AN AFTERNOON WITH MR. JV RUFINO

On one rainy afternoon, I, together with some friends, had an interview with Mr. Javier Rufino, the Director of Mobile and Social, and the Deputy Director for the Central Desk of the Inquirer, for he was deemed as one of the appropriate people of the Philippine Daily Inquirer that can answer in behalf of the news organization. He handles the overall group strategy for Facebook, Twitter, Instagram, Wechat and so on — he basically handles the Inquirer.net Social and Inquirer’s mobile applications.

A bit of a background, Philippine Daily Inquirer is a multimedia platform publisher company that serves millions of individuals, locally and internationally, through their website, social media accounts, radio podcasts, and other mobile applications.

“Will the public notice the absence of Inquirer in the new media?”

His confident answer to this question is yes due to the fact that their millions of followers are in the net. He also mentioned that their loyal readers use search engines as a way to go to their website. In connection to the use of search engines, he said that being dependent on social media is not the best way to be successful.

Success in today’s digital age
Success in terms of followers and likers, Mr. Rufino is confident with the number of likes they have on Facebook and number of followers on Twitter, but he said that above these what’s important is how many readers actually visit and click on their website and how many of those became regular clickers or visitors meaning they manually type on the search engine. He even mentioned that they don’t want to be dependent on Facebook and Google because they will be affected if these platforms suddenly change their algorithm.

“The platforms are your classic frenemy situation. You need them. You can’t ignore search engine optimization. You can’t ignore search engine when you’re running a website. You can’t ignore social media either, but what you don’t want to happen is that you are so dependent on them na isang ganun lang nila taob ka na.”

Thus, what they are trying to do with Facebook and Google is to convert their audience to regular visitors of their website.

Getting the attention of the younger people

Mr. Rufino said that they have, in his words, “invested” to redesigned their paper in order to address the issue of getting the attention of the millennials. Today’s design of their paper, according to him, is “much fresher” than it was before. Also he stated that because of their paper’s new design it can be compared to Vancouver Sun and the like. Adding to this, he said, as a multimedia platform publisher, they now have a unified look throughout their accounts and applications in the new media.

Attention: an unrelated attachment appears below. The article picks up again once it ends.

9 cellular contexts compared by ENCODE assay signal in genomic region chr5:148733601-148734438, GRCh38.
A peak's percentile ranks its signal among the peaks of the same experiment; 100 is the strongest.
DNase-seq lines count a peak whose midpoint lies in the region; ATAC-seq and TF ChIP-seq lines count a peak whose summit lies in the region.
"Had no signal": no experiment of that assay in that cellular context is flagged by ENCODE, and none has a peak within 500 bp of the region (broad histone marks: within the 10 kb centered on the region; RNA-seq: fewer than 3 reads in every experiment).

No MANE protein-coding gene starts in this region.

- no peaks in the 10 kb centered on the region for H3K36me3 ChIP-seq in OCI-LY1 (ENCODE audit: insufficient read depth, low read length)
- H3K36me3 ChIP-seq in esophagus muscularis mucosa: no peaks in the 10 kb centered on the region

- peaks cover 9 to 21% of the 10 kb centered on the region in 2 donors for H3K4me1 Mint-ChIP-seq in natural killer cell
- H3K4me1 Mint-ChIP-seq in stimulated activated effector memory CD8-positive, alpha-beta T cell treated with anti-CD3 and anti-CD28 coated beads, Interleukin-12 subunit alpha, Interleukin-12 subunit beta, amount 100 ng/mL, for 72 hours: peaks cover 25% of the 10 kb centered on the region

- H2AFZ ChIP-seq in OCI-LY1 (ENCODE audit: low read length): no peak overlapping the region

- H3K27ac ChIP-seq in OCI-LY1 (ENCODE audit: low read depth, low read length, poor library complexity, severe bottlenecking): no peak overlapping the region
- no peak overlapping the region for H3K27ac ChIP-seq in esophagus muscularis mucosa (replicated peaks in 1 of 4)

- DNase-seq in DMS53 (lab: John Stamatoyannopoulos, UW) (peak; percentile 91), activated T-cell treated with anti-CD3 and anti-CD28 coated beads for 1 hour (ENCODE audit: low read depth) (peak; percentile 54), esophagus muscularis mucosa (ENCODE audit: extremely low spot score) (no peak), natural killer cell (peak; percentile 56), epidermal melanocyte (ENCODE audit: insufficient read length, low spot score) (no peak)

In terms of the print edition, Mr. Rufino said that the way to attract millennials in reading newspaper is to flip the question. Editors need to rediscover everything and to put out the advantages of reading newspaper: no need to charge, readers will absorb more and newspaper has secondary use- “pambalot ng tinapa”.

Role of social and digital media

According to Mr. Rufino, social digital media plays an important role in the Inquirer. He described the whole process as concentric circles. The content is presented in the tablet edition and then propagated on the web with breaking news. Then they use social media (Facebook and Twitter) and chat apps (Viber and Whatsapp) to push out the content in order to get greater reach.

Funding

They essentially follow the same model in getting funds. In print, it’s still the classic dual circulation revenue and ad revenue. However, he said that more and more newspapers are shifting towards subscription revenue and they are now relying less on ad revenue. On the web, it’s the reverse, it’s almost 95 % advertising. In this case, it’s a different mix of advertisers. Advertisers on the web are comprised of airlines, places and all while advertisers in print are real estates and automobiles which are looking for affluent audience.

Future of publication

Looking forward to the future, Mr. Rufino does not see the death of publication will ever come. With the growing technology that the world is experiencing today, publication will also evolve. He sees that publication, Inquirer rather, will soon go on “full digital.” It’s not possible to happen now because the internet service that the country has does not cover all parts of the Philippines. Print is still dominant in provinces today. He thinks that it is possible for Inquirer to stop printing newspaper and shift to a different platform on the internet or mobile since Inquirer gets their best reception of readers in digital than in print.

Due to this, employment will be affected. Tech-savvy and multi-tasking individuals will have a greater chance of getting hired than those of who are leaning to a traditional approach in publishing. He said that people who can report, write, shoot, and publish on his own are on demand for the Inquirer now.

When asked if the death of newspapers are possible, Mr. Rufino answered it with an analogy that we didn’t saw coming. He compared it with carriages, they still exist in the midst of the growth of automobiles. Carriages may not be used today commonly for transportation, rather they are used as tourist attractions. Similar to newspapers, Mr. Rufino said that newspapers will soon be not a mass medium, however it will be seen as a treasure. When the time comes that people no longer use it, the worth of it will be greater.

“Anything that is endangered or extinct, people make it high-ended or artisanal.”

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